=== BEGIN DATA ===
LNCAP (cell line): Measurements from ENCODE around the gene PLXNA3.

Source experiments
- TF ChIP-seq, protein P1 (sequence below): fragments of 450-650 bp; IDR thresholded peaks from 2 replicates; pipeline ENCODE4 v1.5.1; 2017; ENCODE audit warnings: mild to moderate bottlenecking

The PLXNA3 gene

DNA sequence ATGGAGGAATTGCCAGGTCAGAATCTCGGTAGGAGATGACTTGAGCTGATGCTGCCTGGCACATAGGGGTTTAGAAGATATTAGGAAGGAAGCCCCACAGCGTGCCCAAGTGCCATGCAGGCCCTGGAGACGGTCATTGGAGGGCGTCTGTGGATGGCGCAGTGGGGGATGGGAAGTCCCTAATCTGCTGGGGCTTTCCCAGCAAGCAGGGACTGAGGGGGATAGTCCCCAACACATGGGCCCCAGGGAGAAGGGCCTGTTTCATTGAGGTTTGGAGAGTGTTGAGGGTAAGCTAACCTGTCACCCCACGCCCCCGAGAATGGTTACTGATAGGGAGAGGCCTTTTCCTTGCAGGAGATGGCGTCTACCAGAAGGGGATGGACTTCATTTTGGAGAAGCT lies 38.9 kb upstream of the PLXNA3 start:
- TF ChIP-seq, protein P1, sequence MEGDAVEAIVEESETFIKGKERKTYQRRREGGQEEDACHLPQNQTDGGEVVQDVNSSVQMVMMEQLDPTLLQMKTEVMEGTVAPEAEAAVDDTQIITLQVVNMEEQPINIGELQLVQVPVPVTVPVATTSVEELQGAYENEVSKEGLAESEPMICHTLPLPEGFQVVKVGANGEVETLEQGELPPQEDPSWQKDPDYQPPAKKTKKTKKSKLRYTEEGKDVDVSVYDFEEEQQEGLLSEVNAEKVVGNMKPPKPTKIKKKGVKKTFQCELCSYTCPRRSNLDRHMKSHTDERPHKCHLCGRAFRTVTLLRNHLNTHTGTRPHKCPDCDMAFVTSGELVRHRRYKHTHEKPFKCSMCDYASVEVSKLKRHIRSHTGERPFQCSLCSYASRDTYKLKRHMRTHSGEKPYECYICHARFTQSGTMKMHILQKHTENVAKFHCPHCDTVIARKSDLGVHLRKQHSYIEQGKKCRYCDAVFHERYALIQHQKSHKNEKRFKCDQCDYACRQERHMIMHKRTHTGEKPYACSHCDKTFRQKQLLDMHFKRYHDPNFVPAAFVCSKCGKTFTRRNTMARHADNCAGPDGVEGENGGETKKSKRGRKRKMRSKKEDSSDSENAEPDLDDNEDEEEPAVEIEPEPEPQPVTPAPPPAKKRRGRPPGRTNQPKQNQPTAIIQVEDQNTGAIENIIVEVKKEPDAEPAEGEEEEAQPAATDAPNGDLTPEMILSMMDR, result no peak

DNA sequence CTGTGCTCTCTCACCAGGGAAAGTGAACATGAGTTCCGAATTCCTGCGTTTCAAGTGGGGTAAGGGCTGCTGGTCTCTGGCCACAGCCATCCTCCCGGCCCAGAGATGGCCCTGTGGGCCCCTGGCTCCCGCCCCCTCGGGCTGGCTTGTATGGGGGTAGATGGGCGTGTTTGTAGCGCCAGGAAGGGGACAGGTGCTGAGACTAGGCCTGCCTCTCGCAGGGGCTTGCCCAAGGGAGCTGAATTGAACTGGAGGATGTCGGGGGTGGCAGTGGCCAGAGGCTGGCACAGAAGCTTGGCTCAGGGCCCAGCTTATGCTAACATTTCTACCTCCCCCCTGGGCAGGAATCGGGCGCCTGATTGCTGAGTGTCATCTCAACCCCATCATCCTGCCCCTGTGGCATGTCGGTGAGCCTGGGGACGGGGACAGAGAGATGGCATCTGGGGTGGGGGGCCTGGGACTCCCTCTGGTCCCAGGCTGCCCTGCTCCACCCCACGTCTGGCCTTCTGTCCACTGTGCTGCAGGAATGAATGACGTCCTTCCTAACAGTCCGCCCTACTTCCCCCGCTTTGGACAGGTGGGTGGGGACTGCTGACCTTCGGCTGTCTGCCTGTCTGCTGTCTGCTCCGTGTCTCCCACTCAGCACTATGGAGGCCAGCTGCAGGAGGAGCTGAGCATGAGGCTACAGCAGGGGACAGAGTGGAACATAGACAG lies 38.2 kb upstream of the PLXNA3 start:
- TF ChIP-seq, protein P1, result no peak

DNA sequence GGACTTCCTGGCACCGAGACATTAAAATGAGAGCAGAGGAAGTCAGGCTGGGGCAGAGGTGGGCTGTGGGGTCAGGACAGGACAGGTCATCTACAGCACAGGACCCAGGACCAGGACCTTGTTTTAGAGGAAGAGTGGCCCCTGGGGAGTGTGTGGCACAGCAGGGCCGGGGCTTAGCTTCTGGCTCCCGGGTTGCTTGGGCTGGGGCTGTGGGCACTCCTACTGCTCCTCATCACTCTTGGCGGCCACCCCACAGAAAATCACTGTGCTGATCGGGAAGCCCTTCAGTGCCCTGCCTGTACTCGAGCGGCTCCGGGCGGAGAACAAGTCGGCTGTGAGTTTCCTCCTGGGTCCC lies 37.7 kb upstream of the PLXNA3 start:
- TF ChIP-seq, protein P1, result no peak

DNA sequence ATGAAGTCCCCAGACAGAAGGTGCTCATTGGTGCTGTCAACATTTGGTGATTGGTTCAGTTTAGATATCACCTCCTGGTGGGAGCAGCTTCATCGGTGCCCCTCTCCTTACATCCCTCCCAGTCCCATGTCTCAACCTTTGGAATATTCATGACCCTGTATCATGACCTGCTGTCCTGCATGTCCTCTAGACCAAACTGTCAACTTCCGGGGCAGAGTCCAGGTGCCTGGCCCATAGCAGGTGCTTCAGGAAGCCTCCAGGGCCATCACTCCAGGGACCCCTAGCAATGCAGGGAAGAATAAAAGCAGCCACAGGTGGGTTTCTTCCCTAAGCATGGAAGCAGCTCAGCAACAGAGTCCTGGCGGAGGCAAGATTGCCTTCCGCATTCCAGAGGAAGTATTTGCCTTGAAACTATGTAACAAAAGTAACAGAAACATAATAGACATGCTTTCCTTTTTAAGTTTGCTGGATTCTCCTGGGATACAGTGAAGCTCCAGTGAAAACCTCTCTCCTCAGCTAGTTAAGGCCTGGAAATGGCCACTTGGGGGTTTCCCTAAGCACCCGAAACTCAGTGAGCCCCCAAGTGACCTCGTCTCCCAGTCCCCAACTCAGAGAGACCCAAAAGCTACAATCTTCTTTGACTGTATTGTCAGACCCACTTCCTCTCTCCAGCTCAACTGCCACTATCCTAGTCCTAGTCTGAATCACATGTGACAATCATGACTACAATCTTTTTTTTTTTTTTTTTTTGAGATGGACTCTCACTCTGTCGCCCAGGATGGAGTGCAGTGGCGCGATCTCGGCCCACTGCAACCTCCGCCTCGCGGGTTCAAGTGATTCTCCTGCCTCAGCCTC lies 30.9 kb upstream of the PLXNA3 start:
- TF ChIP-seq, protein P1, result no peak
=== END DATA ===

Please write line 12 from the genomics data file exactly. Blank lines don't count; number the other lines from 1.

- TF ChIP-seq, protein P1, result no peak